What Is a Pay Stub? Quick Facts for Employers

When you have employees on payroll, you withhold taxes and issue payments on a regular basis. And regardless of which way you choose to pay your employees (e.g., direct deposit), there is one item you typically need to give to employees: a pay stub. But, what is a pay stub? What is on a pay stub? And, is it really necessary to provide one to your employees?

What is an employee pay stub?

A pay stub, also known as a check stub, is the part of a paycheck or a separate document that lists details about the employee’s pay. It itemizes the wages earned for the pay period and year-to-date payroll information. The check stub also shows taxes and other deductions taken out of an employee’s earnings. And, the pay stub shows the amount the employee actually receives (i.e., net pay). As an employer, you must know how to generate pay stubs for your employees.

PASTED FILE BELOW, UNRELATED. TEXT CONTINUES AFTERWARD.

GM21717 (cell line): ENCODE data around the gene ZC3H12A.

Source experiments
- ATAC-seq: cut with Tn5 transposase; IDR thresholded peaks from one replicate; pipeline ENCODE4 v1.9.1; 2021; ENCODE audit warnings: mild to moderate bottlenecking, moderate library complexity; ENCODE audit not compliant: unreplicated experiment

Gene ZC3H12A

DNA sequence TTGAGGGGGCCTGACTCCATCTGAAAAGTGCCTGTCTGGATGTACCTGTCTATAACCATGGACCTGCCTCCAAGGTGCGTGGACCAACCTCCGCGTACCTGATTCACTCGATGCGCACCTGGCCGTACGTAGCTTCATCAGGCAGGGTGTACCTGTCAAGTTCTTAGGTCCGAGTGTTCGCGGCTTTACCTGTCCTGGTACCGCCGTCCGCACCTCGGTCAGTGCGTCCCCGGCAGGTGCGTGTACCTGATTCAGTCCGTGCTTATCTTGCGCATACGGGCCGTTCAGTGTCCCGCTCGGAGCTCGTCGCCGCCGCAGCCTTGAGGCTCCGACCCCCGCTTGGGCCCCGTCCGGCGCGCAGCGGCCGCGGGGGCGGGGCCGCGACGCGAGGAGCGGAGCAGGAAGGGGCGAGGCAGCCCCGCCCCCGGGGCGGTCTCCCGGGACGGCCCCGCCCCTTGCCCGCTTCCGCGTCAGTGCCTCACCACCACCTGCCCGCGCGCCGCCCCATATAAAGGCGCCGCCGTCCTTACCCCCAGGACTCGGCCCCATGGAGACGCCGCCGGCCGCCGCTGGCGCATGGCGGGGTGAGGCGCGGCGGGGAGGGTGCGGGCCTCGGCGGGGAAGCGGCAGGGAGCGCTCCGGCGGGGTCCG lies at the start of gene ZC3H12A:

What is on a pay stub?

There are many details on a pay stub that help you and your employee keep track of payments, taxes, and deductions. Generally, the items on a pay stub include:

To understand what information to include in a pay stub, take a look at each category below.

Gross wages

Gross wages are the starting point of your employee’s pay. Gross wages are how much money you owe an employee before you take out any taxes and deductions. If an employee has any nontaxable income, you must also include it under gross wages.

How you calculate the employee’s gross wages depends on if they are hourly or salaried. For hourly workers, multiply the employee’s hourly pay rate by the number of hours worked in the pay period. To find a salaried worker’s gross pay, divide their annual salary by the number of pay periods in the year.